I am not perfect. But – I’m painfully aware of my weak spots. And I’m pretty sure I’d be a whole lot worse if I was not a Christian.

Maybe you aren’t a Christian and you think that, “Well, I’m not a Christian and I’m doing just fine thanks.” Well – maybe you are doing better than me in your life. But what additional potential awaits you if you were to become a follower of Jesus? Lots!

 

But what if I’m wounded and I just don’t trust the church anymore?

Perhaps we need to heal, and to take the opportunity to do that.

But if we are a Christian who remains isolated from church family, we will lose a lot. And – we will struggle to hang on to our faith in Christ. As N T Wright says, find another good Christian church where you will receive kindness, affirmation and friendship.[8] That’s what the church is for, and it’s what all Christians need.

[1] Hebrews 2:10.

[2] Matthew 18:1-6.

[3] Ask N T Wright Anything Podcast, 33. #31 Jean Vanier and when leaders let us down, February 28th, 2020.

[4] Matthew 6:12.

[5] Romans 3:23-24, NLT.

[6] N T Wright, podcast.

[7] At Even When the Sun Was Set, hymnal.net, https://www.hymnal.net/en/hymn/h/757.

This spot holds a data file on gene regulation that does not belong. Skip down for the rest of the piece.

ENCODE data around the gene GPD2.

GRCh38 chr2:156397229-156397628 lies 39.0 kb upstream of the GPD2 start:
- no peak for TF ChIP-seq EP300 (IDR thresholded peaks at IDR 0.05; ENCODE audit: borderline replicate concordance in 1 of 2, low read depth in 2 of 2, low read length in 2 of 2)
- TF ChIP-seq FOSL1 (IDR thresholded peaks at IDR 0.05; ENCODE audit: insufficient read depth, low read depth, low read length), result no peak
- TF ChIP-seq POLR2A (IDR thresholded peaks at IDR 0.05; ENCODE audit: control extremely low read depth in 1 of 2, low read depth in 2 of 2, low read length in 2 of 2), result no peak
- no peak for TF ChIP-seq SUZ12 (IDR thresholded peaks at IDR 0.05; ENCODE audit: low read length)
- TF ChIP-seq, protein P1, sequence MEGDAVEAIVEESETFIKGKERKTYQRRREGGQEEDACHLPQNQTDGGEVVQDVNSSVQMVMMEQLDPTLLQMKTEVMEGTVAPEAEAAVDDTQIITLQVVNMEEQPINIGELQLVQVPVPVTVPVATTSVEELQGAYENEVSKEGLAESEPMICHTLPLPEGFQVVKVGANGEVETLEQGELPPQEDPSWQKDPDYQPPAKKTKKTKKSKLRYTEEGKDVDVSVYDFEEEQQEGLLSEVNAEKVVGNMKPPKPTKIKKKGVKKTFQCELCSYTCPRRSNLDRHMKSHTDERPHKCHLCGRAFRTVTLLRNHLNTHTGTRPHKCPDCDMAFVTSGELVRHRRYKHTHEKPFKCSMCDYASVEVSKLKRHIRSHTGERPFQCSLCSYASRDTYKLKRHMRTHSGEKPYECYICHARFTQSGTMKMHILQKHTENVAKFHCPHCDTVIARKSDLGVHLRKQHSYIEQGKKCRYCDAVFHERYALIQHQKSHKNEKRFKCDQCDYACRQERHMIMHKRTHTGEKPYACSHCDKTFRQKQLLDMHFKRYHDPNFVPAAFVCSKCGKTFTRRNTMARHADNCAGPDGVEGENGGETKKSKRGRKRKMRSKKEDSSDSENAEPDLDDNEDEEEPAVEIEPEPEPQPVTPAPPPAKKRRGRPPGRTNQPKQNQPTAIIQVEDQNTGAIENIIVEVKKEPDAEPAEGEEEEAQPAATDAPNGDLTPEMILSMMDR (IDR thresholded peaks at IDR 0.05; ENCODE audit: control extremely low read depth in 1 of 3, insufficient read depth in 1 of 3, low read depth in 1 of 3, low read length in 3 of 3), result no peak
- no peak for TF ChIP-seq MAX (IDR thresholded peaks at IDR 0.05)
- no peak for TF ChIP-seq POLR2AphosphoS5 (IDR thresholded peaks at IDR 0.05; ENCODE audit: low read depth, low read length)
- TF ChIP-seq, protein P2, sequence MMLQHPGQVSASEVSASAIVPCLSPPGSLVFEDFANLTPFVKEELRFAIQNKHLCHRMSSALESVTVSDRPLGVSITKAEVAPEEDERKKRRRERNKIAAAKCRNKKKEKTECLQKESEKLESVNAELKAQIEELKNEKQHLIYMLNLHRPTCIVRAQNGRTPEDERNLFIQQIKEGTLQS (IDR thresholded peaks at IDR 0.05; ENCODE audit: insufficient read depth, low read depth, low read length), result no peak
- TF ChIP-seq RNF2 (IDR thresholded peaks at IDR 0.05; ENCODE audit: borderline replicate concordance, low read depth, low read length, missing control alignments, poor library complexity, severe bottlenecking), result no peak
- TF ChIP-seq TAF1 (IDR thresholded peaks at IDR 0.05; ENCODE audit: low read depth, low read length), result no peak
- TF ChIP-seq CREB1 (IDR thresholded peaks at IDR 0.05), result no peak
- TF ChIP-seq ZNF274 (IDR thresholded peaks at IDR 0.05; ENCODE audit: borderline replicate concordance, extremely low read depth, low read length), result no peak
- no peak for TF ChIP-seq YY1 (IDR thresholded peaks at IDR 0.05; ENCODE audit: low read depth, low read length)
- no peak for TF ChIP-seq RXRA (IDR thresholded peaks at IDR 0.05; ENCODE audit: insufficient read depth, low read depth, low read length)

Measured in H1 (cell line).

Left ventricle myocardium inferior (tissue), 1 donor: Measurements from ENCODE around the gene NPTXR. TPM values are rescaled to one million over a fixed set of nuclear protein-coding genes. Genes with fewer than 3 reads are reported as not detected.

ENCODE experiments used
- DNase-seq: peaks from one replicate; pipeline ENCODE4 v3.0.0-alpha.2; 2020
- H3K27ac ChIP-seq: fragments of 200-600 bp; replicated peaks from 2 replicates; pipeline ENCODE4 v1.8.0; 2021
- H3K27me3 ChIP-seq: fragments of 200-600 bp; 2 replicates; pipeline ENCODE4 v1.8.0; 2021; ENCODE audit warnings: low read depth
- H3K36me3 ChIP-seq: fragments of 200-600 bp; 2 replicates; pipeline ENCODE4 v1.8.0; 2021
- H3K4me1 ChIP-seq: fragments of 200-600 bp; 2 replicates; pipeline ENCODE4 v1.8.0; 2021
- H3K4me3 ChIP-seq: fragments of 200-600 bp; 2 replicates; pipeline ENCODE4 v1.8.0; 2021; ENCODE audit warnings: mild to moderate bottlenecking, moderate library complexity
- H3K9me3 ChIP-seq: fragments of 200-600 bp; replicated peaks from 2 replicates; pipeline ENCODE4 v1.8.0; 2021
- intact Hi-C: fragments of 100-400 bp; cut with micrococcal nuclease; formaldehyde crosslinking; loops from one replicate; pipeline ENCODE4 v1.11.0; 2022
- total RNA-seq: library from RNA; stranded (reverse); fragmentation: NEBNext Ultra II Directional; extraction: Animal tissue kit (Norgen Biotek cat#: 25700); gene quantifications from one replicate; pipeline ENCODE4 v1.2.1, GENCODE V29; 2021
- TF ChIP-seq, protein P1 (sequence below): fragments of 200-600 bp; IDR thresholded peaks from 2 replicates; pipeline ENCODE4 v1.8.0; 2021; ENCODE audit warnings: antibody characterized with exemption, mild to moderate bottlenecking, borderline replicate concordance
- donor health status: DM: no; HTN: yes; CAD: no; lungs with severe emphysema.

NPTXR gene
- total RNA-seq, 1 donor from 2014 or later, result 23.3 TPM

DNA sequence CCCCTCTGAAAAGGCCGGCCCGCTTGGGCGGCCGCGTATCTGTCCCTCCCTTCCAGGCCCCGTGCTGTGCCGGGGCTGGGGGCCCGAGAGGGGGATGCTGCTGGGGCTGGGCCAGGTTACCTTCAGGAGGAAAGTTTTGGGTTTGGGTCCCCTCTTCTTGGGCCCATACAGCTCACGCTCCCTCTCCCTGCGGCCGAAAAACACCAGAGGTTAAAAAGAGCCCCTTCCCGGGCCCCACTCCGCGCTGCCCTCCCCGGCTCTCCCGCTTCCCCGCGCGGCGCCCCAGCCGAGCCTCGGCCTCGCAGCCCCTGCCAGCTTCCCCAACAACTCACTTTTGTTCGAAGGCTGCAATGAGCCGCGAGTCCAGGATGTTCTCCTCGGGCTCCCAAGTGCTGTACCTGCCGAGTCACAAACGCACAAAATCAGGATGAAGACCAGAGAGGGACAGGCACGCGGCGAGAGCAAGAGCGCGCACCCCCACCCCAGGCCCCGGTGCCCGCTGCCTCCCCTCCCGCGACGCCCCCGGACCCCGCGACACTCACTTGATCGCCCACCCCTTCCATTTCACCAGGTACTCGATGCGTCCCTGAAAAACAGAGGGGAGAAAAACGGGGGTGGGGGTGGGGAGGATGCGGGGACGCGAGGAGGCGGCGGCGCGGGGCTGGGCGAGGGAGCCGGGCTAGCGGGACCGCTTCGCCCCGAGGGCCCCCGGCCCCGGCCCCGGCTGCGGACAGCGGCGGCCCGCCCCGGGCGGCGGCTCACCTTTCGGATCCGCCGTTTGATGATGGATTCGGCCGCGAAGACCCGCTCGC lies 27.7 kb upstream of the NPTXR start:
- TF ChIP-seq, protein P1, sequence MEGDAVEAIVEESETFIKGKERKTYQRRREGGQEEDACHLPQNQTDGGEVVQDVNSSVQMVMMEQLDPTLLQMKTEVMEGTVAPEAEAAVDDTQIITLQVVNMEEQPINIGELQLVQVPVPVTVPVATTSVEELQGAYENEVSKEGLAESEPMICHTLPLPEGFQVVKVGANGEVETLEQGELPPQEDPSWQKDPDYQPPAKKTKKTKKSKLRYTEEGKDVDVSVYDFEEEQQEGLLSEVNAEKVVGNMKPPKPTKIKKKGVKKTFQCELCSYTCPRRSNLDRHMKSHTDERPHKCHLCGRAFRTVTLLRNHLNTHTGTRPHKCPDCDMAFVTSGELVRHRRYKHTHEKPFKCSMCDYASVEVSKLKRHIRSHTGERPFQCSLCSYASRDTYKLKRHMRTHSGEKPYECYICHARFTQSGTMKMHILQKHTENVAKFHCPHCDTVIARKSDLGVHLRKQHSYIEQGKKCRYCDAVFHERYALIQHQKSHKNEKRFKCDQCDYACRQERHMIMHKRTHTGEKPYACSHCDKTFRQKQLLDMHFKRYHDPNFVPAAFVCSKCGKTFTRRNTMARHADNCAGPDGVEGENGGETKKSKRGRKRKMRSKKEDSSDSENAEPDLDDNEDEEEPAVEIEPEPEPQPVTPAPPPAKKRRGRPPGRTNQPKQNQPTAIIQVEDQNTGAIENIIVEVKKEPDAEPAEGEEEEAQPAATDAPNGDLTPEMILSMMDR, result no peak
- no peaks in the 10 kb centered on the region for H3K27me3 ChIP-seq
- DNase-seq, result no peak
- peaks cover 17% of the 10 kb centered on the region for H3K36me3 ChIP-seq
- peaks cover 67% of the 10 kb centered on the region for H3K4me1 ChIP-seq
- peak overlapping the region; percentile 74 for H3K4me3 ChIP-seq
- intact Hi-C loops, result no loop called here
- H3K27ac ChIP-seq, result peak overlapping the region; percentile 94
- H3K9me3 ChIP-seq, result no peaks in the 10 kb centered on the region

[8] N. T. Wright, podcast.

Surviving Philosophy Class

So – it’s the first day of your new Philosophy 101 class. Now, this is not a subject you know too much about, so you are a bit nervous. But – at the same time – you want to learn as much as you can from this class. So – you select a seat on the front row, and you sit down.

The professor greets the class and he says, “Here are five common Philosophical statements that you’ll hear regularly in our culture.” He starts writing…

 

  1. There is no God.
  2. You do not have free will.
  3. You do not know that you exist.
  4. You do not know that other people exist.
  5. You will not escape the death of your body.

 

He turns to face the class. “Sound familiar?”

You review the list and, for sure, numbers 1, 2 and 5 ring a bell for you! But what about 3 and 4? Actually – he’s made an interesting point. How DO I know that I exist…not to mention the other students in the room…and the professor himself?

The professor speaks again. I’m going to show you in a couple of minutes now how we are going to address each of these common philosophical statements in this class. And – by the way – I think all five of these statements are WRONG. Here’s why:”

 

1. We can argue that GOD EXISTS.

The Kalam Cosmological argument points to the universe and says this:

  1. Whatever begins to exist has a cause.
  2. The universe began to exist.
  3. Therefore, the universe has a cause.

 

2. You DO have Free Will

Studies on human consciousness and how we engage in the world as conscious beings give us overwhelming evidence that we do possess free will. And – frankly – we live each day of our lives assuming that fact. Besides – there is no good reason to suppose that you and I do not possess free will.

 

3. You DO Know that You Exist

Descartes in the 16th century said, “I think, therefore I am.” By this he meant that, because I am thinking, I can know that I exist. If I ponder my existence and attempt to convince myself that I do NOT exist, I am therefore engaging in conscious thought what proves that I do in fact exist.